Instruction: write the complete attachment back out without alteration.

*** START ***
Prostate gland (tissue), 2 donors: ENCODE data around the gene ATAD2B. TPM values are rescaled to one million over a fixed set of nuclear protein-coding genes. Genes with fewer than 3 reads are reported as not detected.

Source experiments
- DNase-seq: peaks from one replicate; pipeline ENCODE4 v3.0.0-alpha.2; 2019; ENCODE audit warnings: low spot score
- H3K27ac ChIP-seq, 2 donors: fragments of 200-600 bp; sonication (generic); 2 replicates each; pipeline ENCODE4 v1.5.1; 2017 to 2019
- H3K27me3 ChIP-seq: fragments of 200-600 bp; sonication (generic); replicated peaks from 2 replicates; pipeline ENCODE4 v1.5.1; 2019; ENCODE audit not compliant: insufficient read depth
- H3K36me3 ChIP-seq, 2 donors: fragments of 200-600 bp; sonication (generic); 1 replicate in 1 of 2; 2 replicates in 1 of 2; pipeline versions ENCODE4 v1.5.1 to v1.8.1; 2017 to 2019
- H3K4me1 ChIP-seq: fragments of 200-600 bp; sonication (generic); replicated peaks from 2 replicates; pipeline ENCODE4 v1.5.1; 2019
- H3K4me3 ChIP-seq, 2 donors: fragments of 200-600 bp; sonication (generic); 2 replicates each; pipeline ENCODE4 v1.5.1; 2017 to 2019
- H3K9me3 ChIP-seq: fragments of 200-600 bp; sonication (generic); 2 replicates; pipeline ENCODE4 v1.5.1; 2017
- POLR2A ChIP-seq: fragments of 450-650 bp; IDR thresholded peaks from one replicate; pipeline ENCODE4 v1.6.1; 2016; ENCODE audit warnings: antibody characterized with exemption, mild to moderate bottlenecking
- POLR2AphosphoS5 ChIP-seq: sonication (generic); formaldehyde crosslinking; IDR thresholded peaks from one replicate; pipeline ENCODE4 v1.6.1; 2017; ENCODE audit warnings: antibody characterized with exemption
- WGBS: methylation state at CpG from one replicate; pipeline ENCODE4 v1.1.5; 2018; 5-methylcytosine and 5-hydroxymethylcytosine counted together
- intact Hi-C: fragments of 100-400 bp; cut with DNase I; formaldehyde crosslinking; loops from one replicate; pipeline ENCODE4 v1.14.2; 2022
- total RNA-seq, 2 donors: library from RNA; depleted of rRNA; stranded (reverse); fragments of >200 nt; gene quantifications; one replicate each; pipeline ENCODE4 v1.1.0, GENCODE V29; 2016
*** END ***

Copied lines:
Prostate gland (tissue), 2 donors: ENCODE data around the gene ATAD2B. TPM values are rescaled to one million over a fixed set of nuclear protein-coding genes. Genes with fewer than 3 reads are reported as not detected.

Source experiments
- DNase-seq: peaks from one replicate; pipeline ENCODE4 v3.0.0-alpha.2; 2019; ENCODE audit warnings: low spot score
- H3K27ac ChIP-seq, 2 donors: fragments of 200-600 bp; sonication (generic); 2 replicates each; pipeline ENCODE4 v1.5.1; 2017 to 2019
- H3K27me3 ChIP-seq: fragments of 200-600 bp; sonication (generic); replicated peaks from 2 replicates; pipeline ENCODE4 v1.5.1; 2019; ENCODE audit not compliant: insufficient read depth
- H3K36me3 ChIP-seq, 2 donors: fragments of 200-600 bp; sonication (generic); 1 replicate in 1 of 2; 2 replicates in 1 of 2; pipeline versions ENCODE4 v1.5.1 to v1.8.1; 2017 to 2019
- H3K4me1 ChIP-seq: fragments of 200-600 bp; sonication (generic); replicated peaks from 2 replicates; pipeline ENCODE4 v1.5.1; 2019
- H3K4me3 ChIP-seq, 2 donors: fragments of 200-600 bp; sonication (generic); 2 replicates each; pipeline ENCODE4 v1.5.1; 2017 to 2019
- H3K9me3 ChIP-seq: fragments of 200-600 bp; sonication (generic); 2 replicates; pipeline ENCODE4 v1.5.1; 2017
- POLR2A ChIP-seq: fragments of 450-650 bp; IDR thresholded peaks from one replicate; pipeline ENCODE4 v1.6.1; 2016; ENCODE audit warnings: antibody characterized with exemption, mild to moderate bottlenecking
- POLR2AphosphoS5 ChIP-seq: sonication (generic); formaldehyde crosslinking; IDR thresholded peaks from one replicate; pipeline ENCODE4 v1.6.1; 2017; ENCODE audit warnings: antibody characterized with exemption
- WGBS: methylation state at CpG from one replicate; pipeline ENCODE4 v1.1.5; 2018; 5-methylcytosine and 5-hydroxymethylcytosine counted together
- intact Hi-C: fragments of 100-400 bp; cut with DNase I; formaldehyde crosslinking; loops from one replicate; pipeline ENCODE4 v1.14.2; 2022
- total RNA-seq, 2 donors: library from RNA; depleted of rRNA; stranded (reverse); fragments of >200 nt; gene quantifications; one replicate each; pipeline ENCODE4 v1.1.0, GENCODE V29; 2016